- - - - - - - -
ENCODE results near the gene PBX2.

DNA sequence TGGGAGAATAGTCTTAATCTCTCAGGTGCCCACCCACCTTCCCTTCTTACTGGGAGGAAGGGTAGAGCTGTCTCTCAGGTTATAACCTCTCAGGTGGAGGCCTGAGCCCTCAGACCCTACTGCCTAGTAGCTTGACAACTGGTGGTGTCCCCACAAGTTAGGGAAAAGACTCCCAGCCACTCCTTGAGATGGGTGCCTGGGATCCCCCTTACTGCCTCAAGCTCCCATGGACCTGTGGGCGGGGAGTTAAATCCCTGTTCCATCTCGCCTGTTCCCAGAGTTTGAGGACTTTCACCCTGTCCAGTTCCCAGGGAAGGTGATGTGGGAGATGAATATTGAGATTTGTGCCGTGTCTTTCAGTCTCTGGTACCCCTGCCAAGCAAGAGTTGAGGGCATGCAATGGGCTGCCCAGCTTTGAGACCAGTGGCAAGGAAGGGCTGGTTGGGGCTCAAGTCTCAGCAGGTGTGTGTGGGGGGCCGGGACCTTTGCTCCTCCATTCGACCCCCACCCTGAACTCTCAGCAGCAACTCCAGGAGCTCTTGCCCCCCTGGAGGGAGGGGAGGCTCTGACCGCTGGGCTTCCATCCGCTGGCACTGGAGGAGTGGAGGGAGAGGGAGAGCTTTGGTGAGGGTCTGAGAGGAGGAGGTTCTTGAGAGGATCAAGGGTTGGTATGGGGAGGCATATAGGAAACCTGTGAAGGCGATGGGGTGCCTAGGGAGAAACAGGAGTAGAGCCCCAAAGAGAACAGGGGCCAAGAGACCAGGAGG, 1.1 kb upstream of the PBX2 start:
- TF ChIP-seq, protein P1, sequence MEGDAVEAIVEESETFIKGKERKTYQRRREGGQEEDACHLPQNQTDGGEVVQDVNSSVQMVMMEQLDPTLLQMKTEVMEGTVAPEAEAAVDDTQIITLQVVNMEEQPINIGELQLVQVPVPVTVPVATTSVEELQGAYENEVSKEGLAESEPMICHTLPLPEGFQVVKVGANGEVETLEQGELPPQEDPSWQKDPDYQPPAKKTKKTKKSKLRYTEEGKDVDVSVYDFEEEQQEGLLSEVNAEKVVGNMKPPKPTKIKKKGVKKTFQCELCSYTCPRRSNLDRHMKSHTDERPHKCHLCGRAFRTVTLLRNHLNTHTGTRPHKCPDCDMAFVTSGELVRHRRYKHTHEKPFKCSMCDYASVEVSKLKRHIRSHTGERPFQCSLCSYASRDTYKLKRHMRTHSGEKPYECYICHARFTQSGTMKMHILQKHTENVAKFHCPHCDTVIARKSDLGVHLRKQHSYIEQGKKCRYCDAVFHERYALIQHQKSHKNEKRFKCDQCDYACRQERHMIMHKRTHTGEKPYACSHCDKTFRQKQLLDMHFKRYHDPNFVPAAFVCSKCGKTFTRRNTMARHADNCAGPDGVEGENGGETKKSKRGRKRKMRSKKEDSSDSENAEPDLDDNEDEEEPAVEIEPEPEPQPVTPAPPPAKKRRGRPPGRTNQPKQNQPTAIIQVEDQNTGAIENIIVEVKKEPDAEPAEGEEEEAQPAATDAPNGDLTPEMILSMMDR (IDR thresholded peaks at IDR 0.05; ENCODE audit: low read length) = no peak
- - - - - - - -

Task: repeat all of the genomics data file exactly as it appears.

ENCODE results near the gene PBX2.

DNA sequence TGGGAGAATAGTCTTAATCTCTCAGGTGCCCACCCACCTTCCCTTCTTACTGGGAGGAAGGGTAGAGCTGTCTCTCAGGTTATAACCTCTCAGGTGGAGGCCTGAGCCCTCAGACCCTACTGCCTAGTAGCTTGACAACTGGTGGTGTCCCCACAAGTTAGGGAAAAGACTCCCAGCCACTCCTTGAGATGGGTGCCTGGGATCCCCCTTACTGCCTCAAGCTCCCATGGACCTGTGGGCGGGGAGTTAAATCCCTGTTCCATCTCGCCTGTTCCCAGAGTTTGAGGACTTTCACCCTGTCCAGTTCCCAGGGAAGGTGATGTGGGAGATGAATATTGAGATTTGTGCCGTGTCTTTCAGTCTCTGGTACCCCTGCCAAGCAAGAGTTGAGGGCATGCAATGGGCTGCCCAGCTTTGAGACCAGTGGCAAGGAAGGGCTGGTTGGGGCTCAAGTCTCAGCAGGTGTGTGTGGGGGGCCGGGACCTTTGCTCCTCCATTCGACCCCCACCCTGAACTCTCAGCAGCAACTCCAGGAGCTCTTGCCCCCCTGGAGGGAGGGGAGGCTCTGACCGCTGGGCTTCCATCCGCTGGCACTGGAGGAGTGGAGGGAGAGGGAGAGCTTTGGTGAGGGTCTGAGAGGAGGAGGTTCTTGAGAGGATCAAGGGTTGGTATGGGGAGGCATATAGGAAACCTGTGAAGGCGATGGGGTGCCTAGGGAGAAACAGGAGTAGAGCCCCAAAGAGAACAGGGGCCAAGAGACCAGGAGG, 1.1 kb upstream of the PBX2 start:
- TF ChIP-seq, protein P1, sequence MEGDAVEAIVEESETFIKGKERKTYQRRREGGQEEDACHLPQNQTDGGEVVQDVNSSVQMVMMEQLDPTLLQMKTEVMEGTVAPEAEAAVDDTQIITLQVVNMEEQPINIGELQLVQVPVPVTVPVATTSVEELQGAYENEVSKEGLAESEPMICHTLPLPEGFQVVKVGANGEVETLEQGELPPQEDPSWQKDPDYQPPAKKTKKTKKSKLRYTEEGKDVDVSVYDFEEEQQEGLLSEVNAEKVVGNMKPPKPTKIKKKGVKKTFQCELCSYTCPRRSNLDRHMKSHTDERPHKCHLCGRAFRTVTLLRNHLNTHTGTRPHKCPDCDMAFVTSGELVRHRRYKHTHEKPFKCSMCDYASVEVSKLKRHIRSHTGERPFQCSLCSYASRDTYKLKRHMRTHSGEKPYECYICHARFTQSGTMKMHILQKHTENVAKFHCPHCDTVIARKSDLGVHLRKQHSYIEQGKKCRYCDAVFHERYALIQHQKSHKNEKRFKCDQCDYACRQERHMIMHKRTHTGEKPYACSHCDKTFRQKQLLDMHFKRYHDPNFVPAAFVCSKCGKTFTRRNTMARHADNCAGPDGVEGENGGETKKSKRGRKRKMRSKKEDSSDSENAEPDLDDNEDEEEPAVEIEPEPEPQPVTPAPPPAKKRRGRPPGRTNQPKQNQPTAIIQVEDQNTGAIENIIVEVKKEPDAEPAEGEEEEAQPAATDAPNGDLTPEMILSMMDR (IDR thresholded peaks at IDR 0.05; ENCODE audit: low read length) = no peak